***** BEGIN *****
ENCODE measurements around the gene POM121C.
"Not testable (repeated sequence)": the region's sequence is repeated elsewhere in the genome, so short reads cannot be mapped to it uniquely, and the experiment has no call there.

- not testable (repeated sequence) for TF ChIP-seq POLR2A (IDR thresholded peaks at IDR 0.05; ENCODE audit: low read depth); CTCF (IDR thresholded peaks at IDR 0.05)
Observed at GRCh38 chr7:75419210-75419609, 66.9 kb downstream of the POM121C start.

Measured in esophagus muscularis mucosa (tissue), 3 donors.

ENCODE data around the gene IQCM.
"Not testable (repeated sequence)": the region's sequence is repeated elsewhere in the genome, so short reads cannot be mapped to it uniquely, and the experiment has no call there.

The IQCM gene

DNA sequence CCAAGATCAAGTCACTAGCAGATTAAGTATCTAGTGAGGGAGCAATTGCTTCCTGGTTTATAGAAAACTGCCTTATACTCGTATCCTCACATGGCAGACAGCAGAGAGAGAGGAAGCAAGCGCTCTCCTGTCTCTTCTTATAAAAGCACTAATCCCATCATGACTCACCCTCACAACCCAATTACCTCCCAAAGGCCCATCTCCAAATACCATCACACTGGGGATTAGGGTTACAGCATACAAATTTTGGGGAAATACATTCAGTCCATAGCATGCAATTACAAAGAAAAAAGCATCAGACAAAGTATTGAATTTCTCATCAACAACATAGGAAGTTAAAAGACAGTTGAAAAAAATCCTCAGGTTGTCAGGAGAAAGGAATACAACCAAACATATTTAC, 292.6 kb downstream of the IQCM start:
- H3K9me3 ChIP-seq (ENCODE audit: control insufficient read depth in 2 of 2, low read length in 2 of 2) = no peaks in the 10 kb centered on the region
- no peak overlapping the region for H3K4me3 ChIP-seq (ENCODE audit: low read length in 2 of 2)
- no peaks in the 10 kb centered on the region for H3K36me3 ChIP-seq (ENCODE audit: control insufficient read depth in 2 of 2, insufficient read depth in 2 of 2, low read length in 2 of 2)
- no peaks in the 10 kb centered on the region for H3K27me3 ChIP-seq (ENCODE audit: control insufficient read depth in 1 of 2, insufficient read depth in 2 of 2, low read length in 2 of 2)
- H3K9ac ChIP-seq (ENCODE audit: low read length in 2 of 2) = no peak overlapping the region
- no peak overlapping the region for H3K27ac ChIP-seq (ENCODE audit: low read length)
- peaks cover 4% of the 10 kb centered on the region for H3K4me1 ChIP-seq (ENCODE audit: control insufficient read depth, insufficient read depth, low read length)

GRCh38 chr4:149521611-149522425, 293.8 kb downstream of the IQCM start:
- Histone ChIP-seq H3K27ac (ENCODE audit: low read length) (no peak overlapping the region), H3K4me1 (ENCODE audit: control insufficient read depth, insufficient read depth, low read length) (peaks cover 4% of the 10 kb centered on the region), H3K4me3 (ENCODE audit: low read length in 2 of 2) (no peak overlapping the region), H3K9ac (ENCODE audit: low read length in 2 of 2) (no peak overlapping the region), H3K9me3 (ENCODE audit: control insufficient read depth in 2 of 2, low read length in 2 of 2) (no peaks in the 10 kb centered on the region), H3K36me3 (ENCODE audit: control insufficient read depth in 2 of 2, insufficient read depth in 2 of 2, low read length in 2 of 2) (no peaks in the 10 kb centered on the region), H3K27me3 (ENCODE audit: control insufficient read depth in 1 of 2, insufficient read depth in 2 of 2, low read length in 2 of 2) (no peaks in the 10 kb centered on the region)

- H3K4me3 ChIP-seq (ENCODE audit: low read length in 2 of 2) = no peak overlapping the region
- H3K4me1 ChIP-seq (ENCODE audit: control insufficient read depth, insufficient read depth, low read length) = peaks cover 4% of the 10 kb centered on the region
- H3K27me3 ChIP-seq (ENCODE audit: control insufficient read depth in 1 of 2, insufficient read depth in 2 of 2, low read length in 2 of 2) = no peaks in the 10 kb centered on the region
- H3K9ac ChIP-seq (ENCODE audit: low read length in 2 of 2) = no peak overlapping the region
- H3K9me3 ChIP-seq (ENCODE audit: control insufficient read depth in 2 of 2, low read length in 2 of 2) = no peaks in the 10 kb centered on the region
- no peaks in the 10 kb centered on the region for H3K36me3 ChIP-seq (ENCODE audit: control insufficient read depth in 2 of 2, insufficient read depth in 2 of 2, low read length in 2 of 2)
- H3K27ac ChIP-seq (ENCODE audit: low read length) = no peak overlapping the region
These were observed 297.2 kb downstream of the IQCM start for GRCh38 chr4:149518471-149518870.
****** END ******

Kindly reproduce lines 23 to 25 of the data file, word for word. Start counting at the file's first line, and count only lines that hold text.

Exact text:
- H3K9me3 ChIP-seq (ENCODE audit: control insufficient read depth in 2 of 2, low read length in 2 of 2) = no peaks in the 10 kb centered on the region
- no peaks in the 10 kb centered on the region for H3K36me3 ChIP-seq (ENCODE audit: control insufficient read depth in 2 of 2, insufficient read depth in 2 of 2, low read length in 2 of 2)
- H3K27ac ChIP-seq (ENCODE audit: low read length) = no peak overlapping the region